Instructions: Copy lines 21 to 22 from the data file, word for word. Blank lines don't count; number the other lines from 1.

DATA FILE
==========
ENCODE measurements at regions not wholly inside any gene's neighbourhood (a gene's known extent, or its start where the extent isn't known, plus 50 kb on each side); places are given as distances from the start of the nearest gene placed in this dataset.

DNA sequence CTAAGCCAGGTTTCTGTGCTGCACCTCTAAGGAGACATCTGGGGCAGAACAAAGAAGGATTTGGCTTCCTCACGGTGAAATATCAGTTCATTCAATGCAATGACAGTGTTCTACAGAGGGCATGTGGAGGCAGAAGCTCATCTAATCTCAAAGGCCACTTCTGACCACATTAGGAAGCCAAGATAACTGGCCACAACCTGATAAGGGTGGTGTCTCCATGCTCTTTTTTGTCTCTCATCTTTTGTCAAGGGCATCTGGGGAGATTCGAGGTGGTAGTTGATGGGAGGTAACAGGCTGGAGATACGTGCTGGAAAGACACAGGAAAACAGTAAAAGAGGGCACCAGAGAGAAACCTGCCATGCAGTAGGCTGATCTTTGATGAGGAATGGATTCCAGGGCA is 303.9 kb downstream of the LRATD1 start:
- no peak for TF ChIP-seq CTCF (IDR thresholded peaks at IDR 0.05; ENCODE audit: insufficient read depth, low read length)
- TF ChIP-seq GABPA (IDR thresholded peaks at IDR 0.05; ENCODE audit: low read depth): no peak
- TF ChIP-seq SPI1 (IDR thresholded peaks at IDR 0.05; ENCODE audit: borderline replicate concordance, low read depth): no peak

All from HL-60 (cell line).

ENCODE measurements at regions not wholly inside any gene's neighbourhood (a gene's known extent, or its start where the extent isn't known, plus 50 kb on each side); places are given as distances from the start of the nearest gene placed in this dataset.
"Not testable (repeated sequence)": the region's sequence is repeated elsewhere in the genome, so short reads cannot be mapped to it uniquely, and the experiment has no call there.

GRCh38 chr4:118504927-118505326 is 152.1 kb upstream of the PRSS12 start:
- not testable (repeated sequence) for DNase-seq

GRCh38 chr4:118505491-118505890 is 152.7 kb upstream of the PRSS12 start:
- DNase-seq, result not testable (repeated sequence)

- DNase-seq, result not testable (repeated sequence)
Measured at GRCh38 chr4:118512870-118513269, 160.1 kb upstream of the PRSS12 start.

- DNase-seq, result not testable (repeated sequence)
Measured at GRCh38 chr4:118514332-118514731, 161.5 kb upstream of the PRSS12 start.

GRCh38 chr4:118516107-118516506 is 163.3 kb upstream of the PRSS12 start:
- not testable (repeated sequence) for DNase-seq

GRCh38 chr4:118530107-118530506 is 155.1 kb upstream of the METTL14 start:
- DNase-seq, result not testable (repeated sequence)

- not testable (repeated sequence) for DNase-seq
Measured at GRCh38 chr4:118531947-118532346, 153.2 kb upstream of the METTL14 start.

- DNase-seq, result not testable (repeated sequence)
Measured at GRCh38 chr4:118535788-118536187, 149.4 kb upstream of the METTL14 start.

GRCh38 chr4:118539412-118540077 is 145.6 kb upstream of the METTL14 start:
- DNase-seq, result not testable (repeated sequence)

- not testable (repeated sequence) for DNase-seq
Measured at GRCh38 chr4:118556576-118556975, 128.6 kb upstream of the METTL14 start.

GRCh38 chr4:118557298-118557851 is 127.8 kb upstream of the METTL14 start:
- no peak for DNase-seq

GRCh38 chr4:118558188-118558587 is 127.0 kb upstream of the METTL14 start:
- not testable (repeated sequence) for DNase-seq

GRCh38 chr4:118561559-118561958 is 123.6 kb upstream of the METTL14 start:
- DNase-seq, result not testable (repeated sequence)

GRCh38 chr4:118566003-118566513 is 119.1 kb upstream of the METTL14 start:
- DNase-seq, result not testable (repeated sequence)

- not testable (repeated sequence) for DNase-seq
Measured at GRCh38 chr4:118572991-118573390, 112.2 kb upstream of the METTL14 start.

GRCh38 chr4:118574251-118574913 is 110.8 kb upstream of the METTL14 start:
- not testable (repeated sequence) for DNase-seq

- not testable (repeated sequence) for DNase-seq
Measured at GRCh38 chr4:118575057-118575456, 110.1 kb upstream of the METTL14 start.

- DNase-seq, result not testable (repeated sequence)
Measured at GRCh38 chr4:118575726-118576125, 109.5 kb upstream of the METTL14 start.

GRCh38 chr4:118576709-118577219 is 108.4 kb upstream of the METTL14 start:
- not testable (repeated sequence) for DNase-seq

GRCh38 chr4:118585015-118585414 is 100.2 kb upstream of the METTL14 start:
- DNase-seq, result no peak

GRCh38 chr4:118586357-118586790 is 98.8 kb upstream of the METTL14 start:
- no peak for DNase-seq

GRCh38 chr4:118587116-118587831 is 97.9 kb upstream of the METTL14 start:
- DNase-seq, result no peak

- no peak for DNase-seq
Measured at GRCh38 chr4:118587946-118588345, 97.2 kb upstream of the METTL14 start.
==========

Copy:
- not testable (repeated sequence) for DNase-seq
Measured at GRCh38 chr4:118531947-118532346, 153.2 kb upstream of the METTL14 start.